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An exploration and history of the demonisation of the middle-aged woman, and a re-evaluation and defence of the role and relevance of middle-aged woman in our society.

Fleet / Little, Brown
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Victoria Smith



What is about women in their forties and beyond that seems to enrage almost everyone?

In the last few years, as identity politics have taken hold, middle-aged women have found themselves talked and written about as morally inferior beings: the face of bigotry, entitlement and selfishness, to be ignored, pitied or abused.

In Hags, Victoria Smith asks why these women are treated with such active disdain. Each chapter takes a different theme – care work, beauty, violence, political organization, sex – and explores it in relation to middle-aged women’s beliefs, bodies, histories and choices. Victoria Smith traces the attitudes she describes through history, and explores the very specific reasons why this type of misogyny is so very now. The result is a book that is absorbing, insightful, witty and bang on time.


‘Brilliantly and unrelentingly exposes all the weasel ways in which ageist misogyny enables regressive beliefs to be recast as progressive… a future classic, up there with Joan Smith’s Misogynies and Susan Faludi’s Backlash.’
Rachel Cooke, The Observer

‘Hags is rich and complex and witty and cleverer than I am.’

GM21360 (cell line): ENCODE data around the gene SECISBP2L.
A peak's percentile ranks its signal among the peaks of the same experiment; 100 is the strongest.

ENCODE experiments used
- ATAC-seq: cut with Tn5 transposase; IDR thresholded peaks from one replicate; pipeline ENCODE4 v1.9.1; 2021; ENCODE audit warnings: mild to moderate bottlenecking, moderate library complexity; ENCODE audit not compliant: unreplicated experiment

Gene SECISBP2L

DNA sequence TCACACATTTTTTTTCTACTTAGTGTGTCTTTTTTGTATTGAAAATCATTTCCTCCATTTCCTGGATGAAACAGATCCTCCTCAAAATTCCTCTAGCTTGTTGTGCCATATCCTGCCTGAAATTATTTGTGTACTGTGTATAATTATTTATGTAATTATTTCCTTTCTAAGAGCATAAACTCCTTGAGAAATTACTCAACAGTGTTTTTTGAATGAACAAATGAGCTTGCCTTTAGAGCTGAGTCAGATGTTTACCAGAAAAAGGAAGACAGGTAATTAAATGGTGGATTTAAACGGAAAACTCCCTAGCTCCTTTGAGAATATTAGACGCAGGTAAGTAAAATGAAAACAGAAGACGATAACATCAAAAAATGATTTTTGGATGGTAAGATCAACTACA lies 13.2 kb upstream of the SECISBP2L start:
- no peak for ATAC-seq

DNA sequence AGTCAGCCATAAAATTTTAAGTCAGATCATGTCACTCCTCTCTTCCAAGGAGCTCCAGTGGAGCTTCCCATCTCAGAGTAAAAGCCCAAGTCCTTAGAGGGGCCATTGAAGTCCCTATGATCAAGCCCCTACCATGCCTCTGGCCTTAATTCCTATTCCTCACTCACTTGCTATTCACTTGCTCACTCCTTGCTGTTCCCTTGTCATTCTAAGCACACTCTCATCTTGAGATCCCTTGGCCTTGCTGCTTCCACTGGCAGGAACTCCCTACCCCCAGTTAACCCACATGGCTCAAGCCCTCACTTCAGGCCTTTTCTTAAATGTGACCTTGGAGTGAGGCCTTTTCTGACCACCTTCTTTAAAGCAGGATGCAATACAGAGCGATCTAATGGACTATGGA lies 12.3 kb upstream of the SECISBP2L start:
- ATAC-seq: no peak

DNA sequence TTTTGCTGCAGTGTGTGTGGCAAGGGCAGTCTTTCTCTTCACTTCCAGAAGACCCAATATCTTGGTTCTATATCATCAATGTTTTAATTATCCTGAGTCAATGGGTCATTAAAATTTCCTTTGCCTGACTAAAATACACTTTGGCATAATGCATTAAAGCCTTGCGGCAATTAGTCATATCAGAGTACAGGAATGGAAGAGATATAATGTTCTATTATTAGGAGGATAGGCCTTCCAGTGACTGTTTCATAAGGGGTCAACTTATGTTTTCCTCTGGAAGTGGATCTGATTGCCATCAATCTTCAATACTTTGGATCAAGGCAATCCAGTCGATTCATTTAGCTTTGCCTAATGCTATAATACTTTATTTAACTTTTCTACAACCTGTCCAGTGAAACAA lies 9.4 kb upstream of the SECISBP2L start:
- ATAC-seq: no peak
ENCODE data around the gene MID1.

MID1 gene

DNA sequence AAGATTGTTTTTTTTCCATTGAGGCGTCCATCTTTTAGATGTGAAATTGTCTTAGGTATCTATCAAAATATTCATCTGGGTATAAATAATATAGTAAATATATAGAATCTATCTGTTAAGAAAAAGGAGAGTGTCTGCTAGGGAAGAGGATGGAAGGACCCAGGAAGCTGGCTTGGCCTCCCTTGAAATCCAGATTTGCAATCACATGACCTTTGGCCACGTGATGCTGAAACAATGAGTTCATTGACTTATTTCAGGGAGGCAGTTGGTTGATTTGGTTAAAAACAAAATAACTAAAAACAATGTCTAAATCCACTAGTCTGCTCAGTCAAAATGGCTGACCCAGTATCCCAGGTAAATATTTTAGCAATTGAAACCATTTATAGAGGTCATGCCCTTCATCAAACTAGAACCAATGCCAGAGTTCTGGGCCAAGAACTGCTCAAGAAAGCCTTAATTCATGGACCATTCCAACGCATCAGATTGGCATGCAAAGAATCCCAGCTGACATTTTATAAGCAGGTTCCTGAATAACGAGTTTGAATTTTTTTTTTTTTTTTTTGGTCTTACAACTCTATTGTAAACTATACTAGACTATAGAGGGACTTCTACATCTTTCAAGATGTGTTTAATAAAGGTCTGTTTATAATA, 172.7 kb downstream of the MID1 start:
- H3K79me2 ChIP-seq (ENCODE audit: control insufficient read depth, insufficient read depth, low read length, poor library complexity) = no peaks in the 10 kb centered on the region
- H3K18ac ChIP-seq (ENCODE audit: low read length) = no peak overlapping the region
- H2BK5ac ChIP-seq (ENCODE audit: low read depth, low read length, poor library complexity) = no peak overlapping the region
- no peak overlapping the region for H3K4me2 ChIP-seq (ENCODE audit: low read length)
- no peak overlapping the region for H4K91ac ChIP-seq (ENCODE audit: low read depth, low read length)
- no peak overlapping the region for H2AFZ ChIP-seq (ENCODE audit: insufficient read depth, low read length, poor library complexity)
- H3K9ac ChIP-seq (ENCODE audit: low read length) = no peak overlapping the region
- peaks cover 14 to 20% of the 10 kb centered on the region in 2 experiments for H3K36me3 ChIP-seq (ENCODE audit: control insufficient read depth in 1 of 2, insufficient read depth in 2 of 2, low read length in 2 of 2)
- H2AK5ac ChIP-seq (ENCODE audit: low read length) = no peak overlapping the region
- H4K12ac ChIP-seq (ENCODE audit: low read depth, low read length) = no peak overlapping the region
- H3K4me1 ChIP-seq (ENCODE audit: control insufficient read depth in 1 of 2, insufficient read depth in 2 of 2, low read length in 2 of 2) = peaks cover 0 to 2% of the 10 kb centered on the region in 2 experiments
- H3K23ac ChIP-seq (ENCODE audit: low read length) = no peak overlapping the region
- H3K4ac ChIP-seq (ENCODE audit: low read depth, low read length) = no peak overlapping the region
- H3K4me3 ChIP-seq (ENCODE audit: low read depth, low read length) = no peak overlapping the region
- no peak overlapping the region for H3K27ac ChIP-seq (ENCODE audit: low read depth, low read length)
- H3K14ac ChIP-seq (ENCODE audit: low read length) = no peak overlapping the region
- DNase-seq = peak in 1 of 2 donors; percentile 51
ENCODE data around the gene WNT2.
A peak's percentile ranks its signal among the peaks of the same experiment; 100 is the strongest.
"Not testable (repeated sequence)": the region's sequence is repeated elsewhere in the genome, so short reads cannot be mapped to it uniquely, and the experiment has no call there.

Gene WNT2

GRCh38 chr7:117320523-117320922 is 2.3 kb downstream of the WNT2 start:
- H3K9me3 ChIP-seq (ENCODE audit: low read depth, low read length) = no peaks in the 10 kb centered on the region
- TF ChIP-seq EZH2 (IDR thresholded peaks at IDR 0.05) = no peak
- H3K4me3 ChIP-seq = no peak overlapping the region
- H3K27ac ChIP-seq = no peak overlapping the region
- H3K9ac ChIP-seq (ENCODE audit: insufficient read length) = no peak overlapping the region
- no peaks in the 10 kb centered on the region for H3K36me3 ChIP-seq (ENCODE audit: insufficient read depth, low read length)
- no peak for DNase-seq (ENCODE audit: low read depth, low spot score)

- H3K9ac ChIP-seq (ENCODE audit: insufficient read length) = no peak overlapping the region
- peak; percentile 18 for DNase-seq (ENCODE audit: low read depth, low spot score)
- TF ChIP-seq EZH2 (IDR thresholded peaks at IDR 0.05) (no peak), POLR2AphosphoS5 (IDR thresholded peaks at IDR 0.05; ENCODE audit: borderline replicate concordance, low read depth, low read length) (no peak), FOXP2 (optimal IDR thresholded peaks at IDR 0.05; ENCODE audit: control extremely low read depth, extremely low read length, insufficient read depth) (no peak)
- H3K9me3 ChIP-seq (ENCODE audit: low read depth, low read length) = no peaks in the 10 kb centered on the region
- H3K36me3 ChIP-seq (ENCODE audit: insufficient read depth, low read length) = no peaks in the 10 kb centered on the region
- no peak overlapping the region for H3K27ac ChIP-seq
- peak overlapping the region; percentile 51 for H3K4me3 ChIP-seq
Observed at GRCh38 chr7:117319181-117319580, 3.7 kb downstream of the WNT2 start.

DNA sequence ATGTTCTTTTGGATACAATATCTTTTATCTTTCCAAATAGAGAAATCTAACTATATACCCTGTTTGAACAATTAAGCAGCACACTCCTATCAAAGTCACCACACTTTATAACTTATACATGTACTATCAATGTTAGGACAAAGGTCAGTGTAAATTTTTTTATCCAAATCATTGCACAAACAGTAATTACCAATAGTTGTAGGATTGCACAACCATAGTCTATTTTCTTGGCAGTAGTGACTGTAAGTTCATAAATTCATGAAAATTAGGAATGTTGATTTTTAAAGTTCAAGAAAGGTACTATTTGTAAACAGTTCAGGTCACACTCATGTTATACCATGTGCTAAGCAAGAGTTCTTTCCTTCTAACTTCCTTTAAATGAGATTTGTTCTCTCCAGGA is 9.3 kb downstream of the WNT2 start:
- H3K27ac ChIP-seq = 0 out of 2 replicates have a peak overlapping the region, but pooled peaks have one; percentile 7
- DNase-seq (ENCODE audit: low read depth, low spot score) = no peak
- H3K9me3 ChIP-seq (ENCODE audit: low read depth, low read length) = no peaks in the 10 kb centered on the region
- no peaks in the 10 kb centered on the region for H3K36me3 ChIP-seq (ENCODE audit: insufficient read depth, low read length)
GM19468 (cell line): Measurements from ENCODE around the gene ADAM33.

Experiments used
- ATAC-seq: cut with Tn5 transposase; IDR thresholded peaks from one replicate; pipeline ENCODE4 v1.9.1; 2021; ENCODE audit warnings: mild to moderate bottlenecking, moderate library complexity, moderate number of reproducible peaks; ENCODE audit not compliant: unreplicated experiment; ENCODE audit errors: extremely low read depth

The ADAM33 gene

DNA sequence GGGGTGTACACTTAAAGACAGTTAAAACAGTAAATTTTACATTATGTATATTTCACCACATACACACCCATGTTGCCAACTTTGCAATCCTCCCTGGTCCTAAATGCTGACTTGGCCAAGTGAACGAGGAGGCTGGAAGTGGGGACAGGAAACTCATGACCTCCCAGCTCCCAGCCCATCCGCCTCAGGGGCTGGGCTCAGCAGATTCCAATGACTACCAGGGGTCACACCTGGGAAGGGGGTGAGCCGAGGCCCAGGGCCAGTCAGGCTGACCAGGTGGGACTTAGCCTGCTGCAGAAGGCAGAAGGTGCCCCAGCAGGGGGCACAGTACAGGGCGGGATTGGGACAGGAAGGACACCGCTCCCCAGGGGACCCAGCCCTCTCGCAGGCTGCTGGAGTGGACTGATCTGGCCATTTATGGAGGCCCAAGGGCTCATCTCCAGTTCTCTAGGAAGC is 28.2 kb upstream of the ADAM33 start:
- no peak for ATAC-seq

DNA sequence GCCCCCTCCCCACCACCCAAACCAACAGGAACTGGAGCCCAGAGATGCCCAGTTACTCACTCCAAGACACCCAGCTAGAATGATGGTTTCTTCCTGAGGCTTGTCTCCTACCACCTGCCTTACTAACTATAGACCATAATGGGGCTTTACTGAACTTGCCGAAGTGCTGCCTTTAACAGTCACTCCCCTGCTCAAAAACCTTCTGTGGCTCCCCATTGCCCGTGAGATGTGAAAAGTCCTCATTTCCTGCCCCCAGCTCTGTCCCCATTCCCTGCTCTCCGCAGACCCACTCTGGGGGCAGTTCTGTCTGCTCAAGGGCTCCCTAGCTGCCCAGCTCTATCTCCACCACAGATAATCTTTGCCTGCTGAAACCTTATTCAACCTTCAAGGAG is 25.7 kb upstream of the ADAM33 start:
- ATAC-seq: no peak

Rose George, The Spectator

‘Smith argues that women “past their expiry date” are viewed with a cruel lack of sympathy, which stems from men’s and younger women’s refusal to acknowledge that they too will grow older; that they were once powerless babies; and that the women who gave birth to them, dealt with their tantrums, and taught them how to use a toilet are truly their peers. Young women should think twice before they joke at the expense of “Karens”- one day they will be Karens, too.’
Chosen by Ellen Pasternack in The Critic as a book of the year

‘This eloquent, clever and devestating book describes the last remaining acceptable prejudice, one that is now even posited as progress: the loathing of older women.’
Janice Turner, The Times

‘Devastating and clever.’
Bel Mooney, Mail on Sunday

‘Riveting, vital and impossible to read without rage.’
Lissa Evans, author of Old Baggage

‘Smith is very, very funny. But she’s making a serious point, all the same, about the way that women past a certain age are not merely ignored, but treated as all-purpose antagonists…’